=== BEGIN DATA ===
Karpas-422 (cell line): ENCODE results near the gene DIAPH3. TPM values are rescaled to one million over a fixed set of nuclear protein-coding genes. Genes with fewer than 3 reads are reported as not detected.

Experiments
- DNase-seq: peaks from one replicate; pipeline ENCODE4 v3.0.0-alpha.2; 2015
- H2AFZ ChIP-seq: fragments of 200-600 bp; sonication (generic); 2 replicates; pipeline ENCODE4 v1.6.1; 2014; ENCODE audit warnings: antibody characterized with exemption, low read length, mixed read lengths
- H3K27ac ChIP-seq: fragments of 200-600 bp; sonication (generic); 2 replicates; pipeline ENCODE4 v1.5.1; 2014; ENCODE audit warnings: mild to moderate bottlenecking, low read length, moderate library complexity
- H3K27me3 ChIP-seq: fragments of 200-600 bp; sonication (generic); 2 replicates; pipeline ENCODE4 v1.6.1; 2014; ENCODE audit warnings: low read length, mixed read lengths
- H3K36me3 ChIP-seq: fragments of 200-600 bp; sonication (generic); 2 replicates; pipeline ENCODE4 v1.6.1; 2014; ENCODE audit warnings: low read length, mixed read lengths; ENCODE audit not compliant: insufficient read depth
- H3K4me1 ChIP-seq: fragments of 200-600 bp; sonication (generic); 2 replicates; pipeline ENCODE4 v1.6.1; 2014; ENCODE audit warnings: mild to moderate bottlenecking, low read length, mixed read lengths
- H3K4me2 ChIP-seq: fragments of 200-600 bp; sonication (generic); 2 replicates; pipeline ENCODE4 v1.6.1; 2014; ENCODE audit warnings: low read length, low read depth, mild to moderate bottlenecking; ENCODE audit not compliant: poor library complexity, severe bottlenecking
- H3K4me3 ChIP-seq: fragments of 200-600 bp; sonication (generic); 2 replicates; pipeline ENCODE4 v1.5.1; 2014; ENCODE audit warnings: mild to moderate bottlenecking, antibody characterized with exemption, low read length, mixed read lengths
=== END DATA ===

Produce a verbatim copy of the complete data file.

Karpas-422 (cell line): ENCODE results near the gene DIAPH3. TPM values are rescaled to one million over a fixed set of nuclear protein-coding genes. Genes with fewer than 3 reads are reported as not detected.

Experiments
- DNase-seq: peaks from one replicate; pipeline ENCODE4 v3.0.0-alpha.2; 2015
- H2AFZ ChIP-seq: fragments of 200-600 bp; sonication (generic); 2 replicates; pipeline ENCODE4 v1.6.1; 2014; ENCODE audit warnings: antibody characterized with exemption, low read length, mixed read lengths
- H3K27ac ChIP-seq: fragments of 200-600 bp; sonication (generic); 2 replicates; pipeline ENCODE4 v1.5.1; 2014; ENCODE audit warnings: mild to moderate bottlenecking, low read length, moderate library complexity
- H3K27me3 ChIP-seq: fragments of 200-600 bp; sonication (generic); 2 replicates; pipeline ENCODE4 v1.6.1; 2014; ENCODE audit warnings: low read length, mixed read lengths
- H3K36me3 ChIP-seq: fragments of 200-600 bp; sonication (generic); 2 replicates; pipeline ENCODE4 v1.6.1; 2014; ENCODE audit warnings: low read length, mixed read lengths; ENCODE audit not compliant: insufficient read depth
- H3K4me1 ChIP-seq: fragments of 200-600 bp; sonication (generic); 2 replicates; pipeline ENCODE4 v1.6.1; 2014; ENCODE audit warnings: mild to moderate bottlenecking, low read length, mixed read lengths
- H3K4me2 ChIP-seq: fragments of 200-600 bp; sonication (generic); 2 replicates; pipeline ENCODE4 v1.6.1; 2014; ENCODE audit warnings: low read length, low read depth, mild to moderate bottlenecking; ENCODE audit not compliant: poor library complexity, severe bottlenecking
- H3K4me3 ChIP-seq: fragments of 200-600 bp; sonication (generic); 2 replicates; pipeline ENCODE4 v1.5.1; 2014; ENCODE audit warnings: mild to moderate bottlenecking, antibody characterized with exemption, low read length, mixed read lengths